Have you ever wondered how you could take your customer’s experience to the next level? Do you know the difference between UX and CX? This article will explore how data analysis and customer profiling will make vast improvements to your organization by enabling you to make more precise decisions about your technology and your customers.
Bridging the gap between UX and CX
The terms UX and CX are often used interchangeably (and incorrectly), even by experienced industry professionals. However, while there is a lot of overlap, they do mean quite different things.
UX deals with prospects or customers interacting with your product or service and the experience they have from that interaction. Your product or service could range from a website, eCommerce store, or a mobile app. UX can be measured by metrics such as success rates, error rates, and shopping cart abandonment rates.
Customer experience is more strategic, involving all actions that a person has with your brand, and can be used to look at the entire customer journey. Some examples of CX include customer service, marketing communications, and product/service delivery. As you can see, CX reaches well beyond the remit of the marketing department.
Essentially, UX is part of the CX whole, while CX contains some aspects outside your product or service. It is often assumed that UX is all about data, whilst CX is mainly bettered by customer profiling. This article will explore how, conversely, both data and profiling can be extremely useful to UX and CX.
Why data driven design really works for UX
There is no one-size-fits-all strategy for every organization, but here are a few great ways for you to use data to improve your UX:
- Use multiple sources of data to inform and adapt your design choices: analytics, A/B tests, social media engagement, customer service logs within your CRM, sales data, surveys, interviews, usability tests and contextual research. The more sources of data you use and analyze, the more likely you will be to create a seamless UX that will appease all of your users
- Keep track of numbers and wider context. You need both numbers and context to uncover the real story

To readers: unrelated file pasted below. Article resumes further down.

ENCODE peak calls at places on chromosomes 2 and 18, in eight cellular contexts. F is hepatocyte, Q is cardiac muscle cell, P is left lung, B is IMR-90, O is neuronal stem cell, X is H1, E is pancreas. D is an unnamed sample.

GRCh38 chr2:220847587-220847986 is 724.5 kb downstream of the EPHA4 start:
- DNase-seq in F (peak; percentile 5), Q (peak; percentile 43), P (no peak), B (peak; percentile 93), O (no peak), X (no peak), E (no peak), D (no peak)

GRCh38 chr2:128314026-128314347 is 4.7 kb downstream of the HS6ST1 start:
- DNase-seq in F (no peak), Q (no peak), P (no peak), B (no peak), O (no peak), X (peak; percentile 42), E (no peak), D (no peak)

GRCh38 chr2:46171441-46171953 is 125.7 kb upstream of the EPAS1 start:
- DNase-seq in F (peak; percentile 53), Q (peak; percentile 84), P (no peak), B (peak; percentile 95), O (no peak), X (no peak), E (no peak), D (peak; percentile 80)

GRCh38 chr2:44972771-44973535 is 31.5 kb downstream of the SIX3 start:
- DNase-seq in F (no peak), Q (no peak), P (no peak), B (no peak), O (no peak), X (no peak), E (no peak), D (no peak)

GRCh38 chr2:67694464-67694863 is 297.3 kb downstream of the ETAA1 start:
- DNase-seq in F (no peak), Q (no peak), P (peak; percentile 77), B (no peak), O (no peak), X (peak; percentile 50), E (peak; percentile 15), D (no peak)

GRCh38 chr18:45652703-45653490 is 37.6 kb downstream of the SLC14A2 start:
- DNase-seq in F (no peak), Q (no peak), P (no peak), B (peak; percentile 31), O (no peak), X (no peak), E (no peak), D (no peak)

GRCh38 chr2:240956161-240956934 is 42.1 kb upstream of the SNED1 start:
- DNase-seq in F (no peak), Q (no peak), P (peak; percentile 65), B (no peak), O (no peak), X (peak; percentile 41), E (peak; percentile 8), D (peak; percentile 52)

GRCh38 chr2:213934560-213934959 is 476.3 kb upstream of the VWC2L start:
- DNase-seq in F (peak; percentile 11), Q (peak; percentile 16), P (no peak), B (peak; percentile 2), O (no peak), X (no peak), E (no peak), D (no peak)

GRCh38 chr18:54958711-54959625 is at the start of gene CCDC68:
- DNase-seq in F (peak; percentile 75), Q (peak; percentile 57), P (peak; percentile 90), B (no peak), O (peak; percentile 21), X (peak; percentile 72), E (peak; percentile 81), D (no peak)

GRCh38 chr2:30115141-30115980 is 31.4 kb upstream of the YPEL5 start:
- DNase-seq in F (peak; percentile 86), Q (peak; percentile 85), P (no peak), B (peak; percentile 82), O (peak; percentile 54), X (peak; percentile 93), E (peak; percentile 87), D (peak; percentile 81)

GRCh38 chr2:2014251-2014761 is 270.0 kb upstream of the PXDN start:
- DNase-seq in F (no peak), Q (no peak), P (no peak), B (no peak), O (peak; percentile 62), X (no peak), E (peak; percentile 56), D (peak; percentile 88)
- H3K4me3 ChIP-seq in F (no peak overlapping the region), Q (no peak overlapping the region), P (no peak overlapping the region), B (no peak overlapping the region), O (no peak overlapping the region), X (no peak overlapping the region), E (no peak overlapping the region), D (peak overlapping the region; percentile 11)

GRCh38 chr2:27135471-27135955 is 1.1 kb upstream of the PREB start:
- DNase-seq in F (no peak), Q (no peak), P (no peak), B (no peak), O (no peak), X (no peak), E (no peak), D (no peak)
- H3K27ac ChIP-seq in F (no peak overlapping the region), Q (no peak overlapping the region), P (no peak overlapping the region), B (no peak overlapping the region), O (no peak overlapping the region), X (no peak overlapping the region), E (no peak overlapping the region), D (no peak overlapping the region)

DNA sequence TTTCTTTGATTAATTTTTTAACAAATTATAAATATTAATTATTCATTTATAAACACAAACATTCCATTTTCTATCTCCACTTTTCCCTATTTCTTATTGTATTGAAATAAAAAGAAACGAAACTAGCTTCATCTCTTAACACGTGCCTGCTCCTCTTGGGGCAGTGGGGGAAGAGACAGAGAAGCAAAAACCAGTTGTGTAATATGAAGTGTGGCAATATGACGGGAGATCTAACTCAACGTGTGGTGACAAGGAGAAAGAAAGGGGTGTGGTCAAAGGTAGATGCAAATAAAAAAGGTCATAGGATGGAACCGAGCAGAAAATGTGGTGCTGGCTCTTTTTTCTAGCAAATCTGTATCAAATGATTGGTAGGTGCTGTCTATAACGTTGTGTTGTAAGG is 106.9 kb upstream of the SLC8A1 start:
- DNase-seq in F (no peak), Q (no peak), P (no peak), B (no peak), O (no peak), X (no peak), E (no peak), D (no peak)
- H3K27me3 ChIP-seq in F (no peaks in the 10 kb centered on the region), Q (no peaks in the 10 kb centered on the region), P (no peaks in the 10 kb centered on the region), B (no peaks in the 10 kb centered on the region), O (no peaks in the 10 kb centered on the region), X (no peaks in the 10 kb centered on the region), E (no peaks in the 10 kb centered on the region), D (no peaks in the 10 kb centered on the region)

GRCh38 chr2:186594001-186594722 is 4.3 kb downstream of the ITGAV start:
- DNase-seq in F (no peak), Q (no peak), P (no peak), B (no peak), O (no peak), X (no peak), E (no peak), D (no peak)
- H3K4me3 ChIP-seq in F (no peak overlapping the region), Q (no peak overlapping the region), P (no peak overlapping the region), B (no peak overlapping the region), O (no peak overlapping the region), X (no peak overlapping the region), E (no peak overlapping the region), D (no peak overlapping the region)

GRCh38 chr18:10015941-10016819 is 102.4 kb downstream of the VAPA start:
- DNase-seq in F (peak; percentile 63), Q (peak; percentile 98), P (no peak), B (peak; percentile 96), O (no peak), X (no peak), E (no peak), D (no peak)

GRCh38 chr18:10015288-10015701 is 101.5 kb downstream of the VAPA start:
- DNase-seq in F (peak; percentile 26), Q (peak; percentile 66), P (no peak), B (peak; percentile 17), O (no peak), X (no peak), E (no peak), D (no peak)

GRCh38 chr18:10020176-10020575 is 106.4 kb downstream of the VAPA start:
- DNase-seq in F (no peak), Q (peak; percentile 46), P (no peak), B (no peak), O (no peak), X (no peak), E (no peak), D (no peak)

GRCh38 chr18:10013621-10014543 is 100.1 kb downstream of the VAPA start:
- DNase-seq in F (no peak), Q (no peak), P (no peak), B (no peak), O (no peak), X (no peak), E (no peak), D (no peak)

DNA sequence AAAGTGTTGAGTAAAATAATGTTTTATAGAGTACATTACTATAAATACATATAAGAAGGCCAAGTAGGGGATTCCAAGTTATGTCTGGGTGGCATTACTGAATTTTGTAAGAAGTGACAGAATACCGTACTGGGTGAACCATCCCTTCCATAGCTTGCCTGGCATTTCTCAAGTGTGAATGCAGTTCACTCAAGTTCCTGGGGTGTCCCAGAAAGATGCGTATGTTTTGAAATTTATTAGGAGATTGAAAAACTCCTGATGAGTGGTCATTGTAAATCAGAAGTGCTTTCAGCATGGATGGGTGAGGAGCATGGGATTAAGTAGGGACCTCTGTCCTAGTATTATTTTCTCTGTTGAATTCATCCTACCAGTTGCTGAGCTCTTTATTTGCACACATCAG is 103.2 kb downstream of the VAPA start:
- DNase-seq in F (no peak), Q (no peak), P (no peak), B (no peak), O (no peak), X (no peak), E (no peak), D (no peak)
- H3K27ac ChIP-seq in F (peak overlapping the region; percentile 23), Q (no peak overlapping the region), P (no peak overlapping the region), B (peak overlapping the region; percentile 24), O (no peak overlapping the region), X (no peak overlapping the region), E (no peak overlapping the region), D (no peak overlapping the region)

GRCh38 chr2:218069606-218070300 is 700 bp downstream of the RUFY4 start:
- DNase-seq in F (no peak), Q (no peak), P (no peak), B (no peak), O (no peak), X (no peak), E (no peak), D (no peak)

- Make sure your research and reports are sensitive to the nature of human experience: you should use averages carefully and avoid making sweeping generalizations. Each user experience is unique
- Tracing data to analyze changes over time, explore patterns, and investigate problems is key. Do your customer surveys show you that your app performs better at some times rather than others? Perhaps this could be down to increased traffic. Keeping a record of your findings over a period of time will help you iron out any problems
- Use categories to enable you to make sense of the data you are unearthing. This data should be easy to understand for anyone in your organization, from your marketers to your front-end developers
- Communication is very important: you need to develop a way to share, discuss and implement data findings in your organization. Consider involving your team in regular meetings to update and brief them
The key to success in implementing data to your UX design is to use as many data points and sources as you can. With this data, you will be well on the way to developing the perfect mobile app, website or product for your brand. (Arkenea can take the stress out of this process, and help you create a UX that works in the mobile ecosystem, with very clearly defined success metrics and parameters).
Simplicity is key
credit: little sparrow tea
One question that you should definitely ask yourself before implementing any major changes into your UX design is: is it really necessary? If you are considering adding something to your online store’s design then you should really think about whether it would actually benefit the user’s experience. (And whether it will actually drive conversions).